Just when I thought I’d been everywhere and seen everything in the Midwest, I get an assignment to tour stunningly beautiful Door County, Wisconsin. This 70-mile peninsula—which juts off into Lake Michigan—is a well-known weekend getaway for Chicago and Milwaukee natives, but a low-key, hush-hush tourist gem otherwise.
You know the acronym “IYKYK?” I’ve decided it was created by well-heeled travelers who want to keep Door County a hidden hideaway. With more than 19 distinct communities—each filled with a slew of mom-and-pop eateries and shops—it’s the perfect summer respite. Oh, and did I mention there’s 300 miles of pristine, unfettered coastline? If you’re an outdoorsy type, this place is like the mother ship calling you home. (Mosquitos be damned!)
While I could go on ad nauseam about all the amazing, one-of-a-kind things Door County has to offer, I decided to do a deep dive and procure 15 fun facts about the area. If this place is trying to keep its obscure touristy status, I might as well find complementary obscure info, yes? Read on!
Hey, Boozy Suzie!
The Door County village of Ephraim was the last municipality in Wisconsin to legally allow alcohol sales. In 2016, village residents voted to end the 163-year ban on beer and wine sales, which had been in place since the village was founded in 1853.
Nelsen’s Hall on Washington, Island is the single largest purveyor of Angostura bitters in the world, with more than 10,000 shots served each year to patrons wanting to join their Bitter’s Club. Those suckers are 90 proof. Oy!
Door County boasts more than 2,000 acres of cherry orchards. That equates to a harvest of between 8-15 million pounds of cherries per year. (And, yes, cherry pie is served at every meal, including breakfast.)
One Hit Wunderkind
The guy from Timbuk 3 who wrote “The Future’s So Bright, I Gotta Wear Shades” lives here.
Speaking of the Future …
Door County is located in the Central Time Zone. If you’re in the far northern reaches of Door County looking northwest, you can see back into the future. Well, kinda. Parts of Michigan’s Upper Peninsula—located to the northwest of Door County—are in the Eastern time zone.
What’s the Buzz?
The ultra-rare hine’s emerald dragon fly is indigenous to this area.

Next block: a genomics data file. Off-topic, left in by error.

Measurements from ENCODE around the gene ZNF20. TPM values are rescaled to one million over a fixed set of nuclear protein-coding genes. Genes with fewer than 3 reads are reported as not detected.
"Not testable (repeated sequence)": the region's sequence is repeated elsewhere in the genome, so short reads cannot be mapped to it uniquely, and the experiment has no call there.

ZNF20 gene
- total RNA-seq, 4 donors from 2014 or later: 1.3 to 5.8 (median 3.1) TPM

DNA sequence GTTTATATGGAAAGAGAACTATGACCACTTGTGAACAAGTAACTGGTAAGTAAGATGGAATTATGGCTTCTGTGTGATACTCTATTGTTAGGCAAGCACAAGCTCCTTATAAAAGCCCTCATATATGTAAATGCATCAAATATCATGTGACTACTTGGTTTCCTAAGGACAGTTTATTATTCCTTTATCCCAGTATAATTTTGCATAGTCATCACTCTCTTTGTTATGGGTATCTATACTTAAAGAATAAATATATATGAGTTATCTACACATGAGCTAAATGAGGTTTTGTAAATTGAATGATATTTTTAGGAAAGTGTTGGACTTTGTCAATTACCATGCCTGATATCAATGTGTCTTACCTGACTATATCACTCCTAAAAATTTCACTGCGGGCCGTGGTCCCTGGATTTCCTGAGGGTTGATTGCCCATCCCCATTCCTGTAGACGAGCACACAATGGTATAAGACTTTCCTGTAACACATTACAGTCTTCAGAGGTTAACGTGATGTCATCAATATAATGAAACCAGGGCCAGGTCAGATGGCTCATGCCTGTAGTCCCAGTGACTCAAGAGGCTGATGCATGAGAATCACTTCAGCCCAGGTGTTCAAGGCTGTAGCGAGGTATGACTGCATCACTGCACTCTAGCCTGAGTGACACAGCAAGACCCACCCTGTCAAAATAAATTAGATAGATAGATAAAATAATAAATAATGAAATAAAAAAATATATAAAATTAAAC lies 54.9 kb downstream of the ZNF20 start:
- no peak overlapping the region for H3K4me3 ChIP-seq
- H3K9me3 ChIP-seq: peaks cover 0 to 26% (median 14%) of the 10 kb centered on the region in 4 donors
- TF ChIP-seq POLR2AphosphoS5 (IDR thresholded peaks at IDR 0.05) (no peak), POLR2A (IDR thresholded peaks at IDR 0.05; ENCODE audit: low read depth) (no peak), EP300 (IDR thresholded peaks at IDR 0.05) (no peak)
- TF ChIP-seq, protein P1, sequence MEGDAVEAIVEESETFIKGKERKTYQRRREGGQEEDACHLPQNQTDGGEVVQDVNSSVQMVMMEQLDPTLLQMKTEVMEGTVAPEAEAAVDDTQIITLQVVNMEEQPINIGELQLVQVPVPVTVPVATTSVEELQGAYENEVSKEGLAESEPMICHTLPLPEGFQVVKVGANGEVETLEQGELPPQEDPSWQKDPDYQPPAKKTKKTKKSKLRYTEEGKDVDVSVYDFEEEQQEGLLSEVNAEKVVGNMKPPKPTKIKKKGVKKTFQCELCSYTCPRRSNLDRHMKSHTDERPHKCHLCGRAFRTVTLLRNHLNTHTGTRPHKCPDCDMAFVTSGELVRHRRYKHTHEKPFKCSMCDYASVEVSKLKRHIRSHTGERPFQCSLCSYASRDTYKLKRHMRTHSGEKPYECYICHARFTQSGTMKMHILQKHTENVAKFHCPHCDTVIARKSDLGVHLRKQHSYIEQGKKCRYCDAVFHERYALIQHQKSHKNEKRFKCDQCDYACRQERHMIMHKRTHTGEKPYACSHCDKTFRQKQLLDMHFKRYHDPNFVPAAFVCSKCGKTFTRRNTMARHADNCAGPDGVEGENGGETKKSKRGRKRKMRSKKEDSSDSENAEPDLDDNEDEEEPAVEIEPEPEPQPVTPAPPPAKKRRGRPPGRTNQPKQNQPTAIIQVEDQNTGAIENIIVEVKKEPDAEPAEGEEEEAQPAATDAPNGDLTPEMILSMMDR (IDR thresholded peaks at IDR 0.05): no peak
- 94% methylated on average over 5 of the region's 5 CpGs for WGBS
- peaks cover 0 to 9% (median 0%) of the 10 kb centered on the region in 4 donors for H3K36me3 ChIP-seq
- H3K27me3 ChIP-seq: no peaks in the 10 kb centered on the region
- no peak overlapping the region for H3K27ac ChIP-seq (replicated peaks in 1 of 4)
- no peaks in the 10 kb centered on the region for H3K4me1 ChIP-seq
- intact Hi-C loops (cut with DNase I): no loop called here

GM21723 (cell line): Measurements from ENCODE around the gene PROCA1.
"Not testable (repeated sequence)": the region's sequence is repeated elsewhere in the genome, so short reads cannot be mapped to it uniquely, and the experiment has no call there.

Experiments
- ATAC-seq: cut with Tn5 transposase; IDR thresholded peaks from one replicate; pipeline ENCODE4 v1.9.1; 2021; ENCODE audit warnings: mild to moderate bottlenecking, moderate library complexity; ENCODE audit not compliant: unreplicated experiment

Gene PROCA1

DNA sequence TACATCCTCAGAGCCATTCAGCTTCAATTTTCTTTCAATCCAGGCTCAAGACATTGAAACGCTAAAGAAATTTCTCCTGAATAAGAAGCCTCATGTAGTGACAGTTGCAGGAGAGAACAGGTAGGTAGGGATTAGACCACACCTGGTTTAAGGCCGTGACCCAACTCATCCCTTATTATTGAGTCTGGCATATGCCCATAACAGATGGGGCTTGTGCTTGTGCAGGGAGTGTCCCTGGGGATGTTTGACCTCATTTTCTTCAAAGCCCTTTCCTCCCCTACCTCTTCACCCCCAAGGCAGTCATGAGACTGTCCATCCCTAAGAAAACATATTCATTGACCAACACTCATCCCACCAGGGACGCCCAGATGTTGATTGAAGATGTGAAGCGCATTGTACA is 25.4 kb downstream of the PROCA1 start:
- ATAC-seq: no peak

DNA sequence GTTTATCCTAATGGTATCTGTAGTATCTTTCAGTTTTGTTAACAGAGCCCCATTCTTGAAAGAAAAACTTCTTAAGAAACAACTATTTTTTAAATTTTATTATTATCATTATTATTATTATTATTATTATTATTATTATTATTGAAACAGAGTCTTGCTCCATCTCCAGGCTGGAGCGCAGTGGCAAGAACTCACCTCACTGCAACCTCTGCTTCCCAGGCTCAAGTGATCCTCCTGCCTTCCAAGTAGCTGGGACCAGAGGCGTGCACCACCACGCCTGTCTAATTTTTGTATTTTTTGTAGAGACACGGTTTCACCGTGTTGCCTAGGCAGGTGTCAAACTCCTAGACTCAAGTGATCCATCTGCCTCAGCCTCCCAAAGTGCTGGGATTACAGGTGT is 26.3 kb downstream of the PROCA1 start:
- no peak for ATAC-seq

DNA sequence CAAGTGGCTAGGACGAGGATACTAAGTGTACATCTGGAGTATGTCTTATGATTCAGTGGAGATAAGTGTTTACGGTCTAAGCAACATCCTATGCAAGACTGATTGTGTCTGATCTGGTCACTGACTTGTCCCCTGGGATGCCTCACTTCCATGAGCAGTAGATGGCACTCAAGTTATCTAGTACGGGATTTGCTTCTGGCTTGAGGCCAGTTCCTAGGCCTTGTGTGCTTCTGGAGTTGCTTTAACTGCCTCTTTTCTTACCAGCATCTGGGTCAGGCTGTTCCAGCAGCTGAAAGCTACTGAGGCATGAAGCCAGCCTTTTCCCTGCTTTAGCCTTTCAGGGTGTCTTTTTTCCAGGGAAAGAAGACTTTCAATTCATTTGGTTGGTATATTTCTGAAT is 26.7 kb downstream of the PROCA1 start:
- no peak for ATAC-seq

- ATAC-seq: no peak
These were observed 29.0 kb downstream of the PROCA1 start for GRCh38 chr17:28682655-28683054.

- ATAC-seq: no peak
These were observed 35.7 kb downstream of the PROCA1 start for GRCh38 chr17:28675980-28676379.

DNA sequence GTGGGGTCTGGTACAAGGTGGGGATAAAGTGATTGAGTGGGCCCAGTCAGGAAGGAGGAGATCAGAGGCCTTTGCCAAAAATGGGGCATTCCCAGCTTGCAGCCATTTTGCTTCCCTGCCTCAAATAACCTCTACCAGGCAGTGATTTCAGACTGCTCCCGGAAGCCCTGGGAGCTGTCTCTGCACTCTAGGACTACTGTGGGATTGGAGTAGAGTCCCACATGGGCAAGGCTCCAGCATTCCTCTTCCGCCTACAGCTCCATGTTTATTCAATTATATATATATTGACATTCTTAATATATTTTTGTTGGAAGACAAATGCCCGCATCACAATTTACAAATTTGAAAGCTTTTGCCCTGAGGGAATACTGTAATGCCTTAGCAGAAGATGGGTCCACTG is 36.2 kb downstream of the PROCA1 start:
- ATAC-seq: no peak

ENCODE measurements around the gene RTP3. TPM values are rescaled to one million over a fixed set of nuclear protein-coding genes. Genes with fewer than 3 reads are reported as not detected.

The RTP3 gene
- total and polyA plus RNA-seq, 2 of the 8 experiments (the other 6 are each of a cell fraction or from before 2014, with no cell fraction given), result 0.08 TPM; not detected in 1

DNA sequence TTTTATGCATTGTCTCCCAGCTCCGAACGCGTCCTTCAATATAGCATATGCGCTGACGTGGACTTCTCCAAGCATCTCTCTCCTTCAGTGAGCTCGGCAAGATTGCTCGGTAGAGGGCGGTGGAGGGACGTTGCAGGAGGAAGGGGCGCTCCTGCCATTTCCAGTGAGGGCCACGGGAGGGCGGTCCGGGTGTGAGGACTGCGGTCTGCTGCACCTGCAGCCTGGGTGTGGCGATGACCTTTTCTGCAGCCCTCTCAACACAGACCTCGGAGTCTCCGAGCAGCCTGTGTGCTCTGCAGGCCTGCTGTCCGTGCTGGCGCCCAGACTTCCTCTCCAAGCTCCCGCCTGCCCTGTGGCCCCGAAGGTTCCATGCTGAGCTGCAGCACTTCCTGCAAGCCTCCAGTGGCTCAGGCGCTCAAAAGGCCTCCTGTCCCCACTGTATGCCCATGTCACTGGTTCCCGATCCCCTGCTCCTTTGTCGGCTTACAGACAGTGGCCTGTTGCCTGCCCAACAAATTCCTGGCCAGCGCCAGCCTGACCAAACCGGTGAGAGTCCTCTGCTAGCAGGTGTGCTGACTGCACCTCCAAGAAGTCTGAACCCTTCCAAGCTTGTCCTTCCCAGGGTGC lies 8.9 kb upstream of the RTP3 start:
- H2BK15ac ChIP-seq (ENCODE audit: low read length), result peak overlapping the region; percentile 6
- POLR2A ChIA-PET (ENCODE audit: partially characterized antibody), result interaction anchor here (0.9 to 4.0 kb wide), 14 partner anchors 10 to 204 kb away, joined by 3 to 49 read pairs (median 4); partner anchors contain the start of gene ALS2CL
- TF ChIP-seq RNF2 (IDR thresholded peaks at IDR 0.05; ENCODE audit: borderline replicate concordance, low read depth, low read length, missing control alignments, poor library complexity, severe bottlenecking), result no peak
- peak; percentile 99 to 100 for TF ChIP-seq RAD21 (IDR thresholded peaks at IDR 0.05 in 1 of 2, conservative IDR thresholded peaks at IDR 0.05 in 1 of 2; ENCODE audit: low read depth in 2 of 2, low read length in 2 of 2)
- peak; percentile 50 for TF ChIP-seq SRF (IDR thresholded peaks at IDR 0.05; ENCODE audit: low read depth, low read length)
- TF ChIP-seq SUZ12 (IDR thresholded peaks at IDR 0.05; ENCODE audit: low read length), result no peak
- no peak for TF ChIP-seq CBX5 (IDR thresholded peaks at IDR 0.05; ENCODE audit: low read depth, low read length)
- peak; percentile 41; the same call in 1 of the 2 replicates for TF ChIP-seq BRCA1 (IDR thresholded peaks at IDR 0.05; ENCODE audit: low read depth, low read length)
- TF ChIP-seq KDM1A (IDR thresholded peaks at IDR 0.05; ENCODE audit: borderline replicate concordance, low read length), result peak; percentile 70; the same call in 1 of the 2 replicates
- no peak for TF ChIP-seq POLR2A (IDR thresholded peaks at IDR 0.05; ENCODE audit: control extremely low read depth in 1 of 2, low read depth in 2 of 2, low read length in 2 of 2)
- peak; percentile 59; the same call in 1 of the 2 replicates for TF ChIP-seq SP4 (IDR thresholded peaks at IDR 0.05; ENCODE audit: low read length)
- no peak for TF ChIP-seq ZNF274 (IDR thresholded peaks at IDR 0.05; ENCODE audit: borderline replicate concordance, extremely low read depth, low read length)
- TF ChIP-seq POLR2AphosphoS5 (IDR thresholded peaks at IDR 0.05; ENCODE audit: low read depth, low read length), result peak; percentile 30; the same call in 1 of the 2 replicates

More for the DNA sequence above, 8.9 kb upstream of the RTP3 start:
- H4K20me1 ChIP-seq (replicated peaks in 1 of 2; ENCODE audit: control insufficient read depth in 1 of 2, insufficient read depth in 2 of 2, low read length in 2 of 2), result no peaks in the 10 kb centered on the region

Door County is home to the second longest cave in Wisconsin, Horseshoe Bay Cave, which has been mapped for more than 3,100 feet.
The area has 11 iconic lighthouses on the peninsula, the largest concentration in the United States per capita.
Door County is one of a handful of places on the earth where you can experience a “big water” sunrise and sunset only 10 minutes apart. The sun rises over Lake Michigan along Door County’s eastern coast and sets over the bay of Green Bay along Door County’s western coast. If you’re along the coast in the northern half of the county you can’t see the other side of the water, so all you see is “big water.” Who knew?
You Cheddar Believe It!
Unless you’re lactose intolerant, a pilgrimage to Renard’s Cheese in Sturgeon Bay is mandatory. Why? Their Old-Fashioned Hoop Cheddar recently took Best in Class, First Place in the 2022 World Championship Cheese Contest. (Yes, it’s a thing. Yes, it’s a huge win!)
And why is it called Hoop Cheddar? The cheese curds are put into a cheese mold, pressed, and formed into the shape of a wheel. The cheese mold they use is called a “hoop.”
Getting Eggy with It
The Village of Egg Harbor got its name from an epic egg battle that took place in June of 1825. Naturally, it was documented in the diary of a traveler named Elizabeth Baird—and her diary is now part of the Wisconsin Historical Society collection.
The 45th parallel runs through the middle of Door County, which means the region is located halfway between the equator and the North Pole.
Built in 1930, the Steel Bridge in downtown Sturgeon Bay is only one of two bridges of its type in the United States—an upper rolling lift bascule bridge. The 1,420-foot bridge is comprised of a counter-balanced, movable span and 12 concrete and steel truss approach spans. The bridge was designed to be operated by hand in the event of a power failure. No wonder it’s on the Wisconsin Register of Historic Places.
440 million years ago, Door County was 10 degrees south of the equator, located on the edge of a huge tropical sea teaming with life. Much of the fieldstone used to accent the homes and gardens of Door County is filled with the fossilized remains from tropical seas.
Check Yourself Before You Wreck Yourself
Shipwreck diving is a thing in Door County. Today, there are around 240 known shipwrecks in the waters of Door County alone. (Bermuda Triangle, Schmeruda Triangle.) The famously choppy waters of Lake Michigan sunk many of these vessels over the years. Want to know more? Door County’s Maritime Museum features information and artifacts from several shipwrecks including the famed Edmund Fitzgerald.